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(Washington D.C.) — The Chilean Supreme Court's decision to deny Augusto Pinochet immunity from prosecution for past human rights violations is an important victory for accountability, Human Rights Watch said today. The court decided by a narrow 9-8 vote to uphold a lower court's ruling that the former dictator could be prosecuted for abuses committed in the 1970s.

"Today's ruling is an important step toward holding Pinochet accountable for the abuses his regime committed," said José Miguel Vivanco, executive director of the Americas Division of Human Rights Watch. "He can no longer use his status as a former head of state to shield himself from justice."

On May 28 the Santiago Appeals Court ruled that Pinochet be stripped of his immunity to face trial for kidnapping, illegal association and torture. The case was brought by relatives of 20 victims of "Operation Condor," a joint operation of the military regimes of Chile, Argentina, Brazil, Uruguay and Paraguay in the 1970s that entailed collaborating to "disappear" dissidents, as well as to kidnap and smuggle them to their home countries for torture, interrogation and imprisonment.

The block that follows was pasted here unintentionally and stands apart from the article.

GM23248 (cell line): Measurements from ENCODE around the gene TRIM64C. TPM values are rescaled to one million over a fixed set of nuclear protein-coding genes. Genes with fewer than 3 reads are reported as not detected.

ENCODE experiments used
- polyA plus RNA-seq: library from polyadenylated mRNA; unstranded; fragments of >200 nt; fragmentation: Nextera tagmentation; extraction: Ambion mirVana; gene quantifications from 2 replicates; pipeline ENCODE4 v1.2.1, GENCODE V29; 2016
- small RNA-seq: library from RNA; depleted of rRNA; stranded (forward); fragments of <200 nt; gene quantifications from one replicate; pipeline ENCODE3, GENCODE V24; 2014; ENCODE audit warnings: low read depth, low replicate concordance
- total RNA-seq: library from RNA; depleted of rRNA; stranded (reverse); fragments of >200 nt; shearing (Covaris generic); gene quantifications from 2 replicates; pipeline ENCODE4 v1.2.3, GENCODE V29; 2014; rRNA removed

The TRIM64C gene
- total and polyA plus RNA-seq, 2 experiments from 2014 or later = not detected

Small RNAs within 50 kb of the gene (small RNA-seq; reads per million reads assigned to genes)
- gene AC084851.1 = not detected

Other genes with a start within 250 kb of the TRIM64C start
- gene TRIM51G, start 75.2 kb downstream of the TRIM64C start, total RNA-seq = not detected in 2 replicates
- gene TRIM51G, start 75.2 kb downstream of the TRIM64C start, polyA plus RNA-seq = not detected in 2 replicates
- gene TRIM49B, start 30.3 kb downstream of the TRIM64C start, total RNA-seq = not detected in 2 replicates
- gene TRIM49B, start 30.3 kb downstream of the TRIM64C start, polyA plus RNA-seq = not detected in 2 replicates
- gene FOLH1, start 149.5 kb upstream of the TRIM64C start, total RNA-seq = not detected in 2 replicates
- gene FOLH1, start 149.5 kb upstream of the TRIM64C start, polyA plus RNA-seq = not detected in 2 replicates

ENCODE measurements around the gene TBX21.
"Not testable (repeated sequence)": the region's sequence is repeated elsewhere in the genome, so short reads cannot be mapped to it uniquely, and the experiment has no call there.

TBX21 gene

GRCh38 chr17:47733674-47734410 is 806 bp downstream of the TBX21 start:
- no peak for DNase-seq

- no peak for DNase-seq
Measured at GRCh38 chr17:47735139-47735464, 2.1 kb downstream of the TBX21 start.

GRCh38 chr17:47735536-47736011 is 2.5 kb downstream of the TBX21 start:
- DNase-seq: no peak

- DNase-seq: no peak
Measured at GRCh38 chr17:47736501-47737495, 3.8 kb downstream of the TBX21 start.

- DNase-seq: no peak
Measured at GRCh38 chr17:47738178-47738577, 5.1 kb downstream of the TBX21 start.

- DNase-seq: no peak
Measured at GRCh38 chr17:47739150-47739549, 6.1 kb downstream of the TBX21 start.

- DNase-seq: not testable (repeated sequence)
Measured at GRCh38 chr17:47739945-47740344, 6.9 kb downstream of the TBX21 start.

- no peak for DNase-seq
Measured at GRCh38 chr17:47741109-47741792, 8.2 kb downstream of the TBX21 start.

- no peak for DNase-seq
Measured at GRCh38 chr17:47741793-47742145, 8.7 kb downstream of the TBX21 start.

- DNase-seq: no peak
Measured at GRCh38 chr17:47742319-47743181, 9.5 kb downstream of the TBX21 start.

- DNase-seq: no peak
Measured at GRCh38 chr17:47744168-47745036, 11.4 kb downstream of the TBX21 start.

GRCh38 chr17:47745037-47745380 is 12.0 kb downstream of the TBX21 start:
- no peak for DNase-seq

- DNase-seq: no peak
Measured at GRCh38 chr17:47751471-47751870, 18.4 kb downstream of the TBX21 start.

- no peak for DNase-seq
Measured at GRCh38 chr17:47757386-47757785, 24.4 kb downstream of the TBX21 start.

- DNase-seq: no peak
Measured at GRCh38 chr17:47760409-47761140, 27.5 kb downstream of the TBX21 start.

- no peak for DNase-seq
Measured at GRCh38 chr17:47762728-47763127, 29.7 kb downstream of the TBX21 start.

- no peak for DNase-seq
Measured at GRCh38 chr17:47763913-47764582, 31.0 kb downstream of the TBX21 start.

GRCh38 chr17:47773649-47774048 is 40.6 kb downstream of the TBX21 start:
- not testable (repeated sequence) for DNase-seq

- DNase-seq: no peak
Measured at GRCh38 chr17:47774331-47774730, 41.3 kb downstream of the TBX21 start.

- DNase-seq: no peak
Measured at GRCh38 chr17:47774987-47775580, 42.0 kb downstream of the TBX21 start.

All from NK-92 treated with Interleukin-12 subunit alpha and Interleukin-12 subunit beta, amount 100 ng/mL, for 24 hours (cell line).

Pinochet had already been stripped of his immunity in 2000 to face trial for the murder of 57 political prisoners and the "disappearance" of 18 others after the 1973 military coup (the "Caravan of Death" case). However, that decision applied to that particular case, and in July 2002 the Supreme Court halted the trial, claiming that medical tests showed that Pinochet, now 88, was suffering from irreversible and progressive mental deterioration.

The Supreme Court cited this verdict when it twice overruled attempts by lawyers acting for Pinochet's victims to have his immunity removed to face trial in other cases. The first occasion, in December 2002, involved the murder of General Carlos Prats. The second, in October 2003, involved kidnapping and "disappearances" in the "Conference Street" case.

However, in a surprise decision in May the Santiago Appeals Court ruled that it was premature to rule on Pinochet's mental condition before his prosecution for the Operation Condor case had even begun. It accepted an argument of the relative's lawyers that assessment of his fitness to stand trial was properly a matter for the trial judge, whereas the immunity issue must be settled solely on the question of whether the accusation was credible and well-founded. This is now the position of the Supreme Court.

Relatives' hopes had been raised when it became known that judge Sergio Muñoz, who is investigating the origin of riches that Pinochet held in secret bank accounts in the United States, had questioned the former dictator in his home, as well as members of his family. Moreover, another judge, Juan Carlos Urrutia, has ordered that Pinochet be called to testify about the death of Chilean folksinger Víctor Jara, who was murdered by soldiers in Santiago a few days after the military coup.

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